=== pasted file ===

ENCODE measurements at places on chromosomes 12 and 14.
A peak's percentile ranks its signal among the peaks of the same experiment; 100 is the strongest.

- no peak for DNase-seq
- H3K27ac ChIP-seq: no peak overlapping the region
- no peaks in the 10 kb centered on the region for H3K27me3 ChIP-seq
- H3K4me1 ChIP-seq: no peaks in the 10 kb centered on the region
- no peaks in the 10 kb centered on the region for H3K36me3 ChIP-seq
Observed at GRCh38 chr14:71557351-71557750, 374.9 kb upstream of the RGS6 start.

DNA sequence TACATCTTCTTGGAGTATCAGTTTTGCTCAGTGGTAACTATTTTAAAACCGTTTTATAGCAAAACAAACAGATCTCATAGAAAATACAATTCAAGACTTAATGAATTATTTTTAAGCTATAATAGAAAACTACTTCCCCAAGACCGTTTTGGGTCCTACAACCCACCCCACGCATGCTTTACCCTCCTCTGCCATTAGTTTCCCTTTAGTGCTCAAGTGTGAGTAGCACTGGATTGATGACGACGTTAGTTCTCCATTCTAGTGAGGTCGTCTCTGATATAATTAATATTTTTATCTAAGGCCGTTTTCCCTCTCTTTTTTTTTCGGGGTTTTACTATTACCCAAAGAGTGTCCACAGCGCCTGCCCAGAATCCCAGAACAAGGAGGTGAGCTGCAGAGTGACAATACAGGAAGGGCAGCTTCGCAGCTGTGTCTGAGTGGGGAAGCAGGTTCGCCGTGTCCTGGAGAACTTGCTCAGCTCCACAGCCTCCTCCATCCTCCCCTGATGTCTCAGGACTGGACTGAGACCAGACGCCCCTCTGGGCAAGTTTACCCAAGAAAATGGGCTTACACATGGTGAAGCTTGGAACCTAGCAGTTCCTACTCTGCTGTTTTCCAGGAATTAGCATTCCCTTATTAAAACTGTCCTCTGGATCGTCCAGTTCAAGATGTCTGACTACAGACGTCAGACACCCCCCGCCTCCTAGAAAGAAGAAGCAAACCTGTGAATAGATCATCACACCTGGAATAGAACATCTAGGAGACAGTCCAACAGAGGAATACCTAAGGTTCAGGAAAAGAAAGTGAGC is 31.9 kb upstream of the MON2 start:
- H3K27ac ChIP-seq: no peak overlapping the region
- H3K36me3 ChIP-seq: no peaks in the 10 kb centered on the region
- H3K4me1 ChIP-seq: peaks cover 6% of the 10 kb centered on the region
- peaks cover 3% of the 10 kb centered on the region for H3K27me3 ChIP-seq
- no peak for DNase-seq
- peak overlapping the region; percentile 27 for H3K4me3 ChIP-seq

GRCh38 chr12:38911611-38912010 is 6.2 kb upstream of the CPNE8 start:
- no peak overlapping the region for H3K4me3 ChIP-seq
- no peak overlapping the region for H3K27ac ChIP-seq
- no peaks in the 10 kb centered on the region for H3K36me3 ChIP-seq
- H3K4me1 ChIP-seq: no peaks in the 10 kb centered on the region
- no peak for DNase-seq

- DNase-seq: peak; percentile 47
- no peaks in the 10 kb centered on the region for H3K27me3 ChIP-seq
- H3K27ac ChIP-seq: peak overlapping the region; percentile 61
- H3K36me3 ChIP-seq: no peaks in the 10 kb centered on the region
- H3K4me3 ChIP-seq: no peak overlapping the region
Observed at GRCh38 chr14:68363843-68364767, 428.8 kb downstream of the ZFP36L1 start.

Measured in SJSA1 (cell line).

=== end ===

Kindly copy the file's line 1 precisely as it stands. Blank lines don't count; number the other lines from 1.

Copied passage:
ENCODE measurements at places on chromosomes 12 and 14.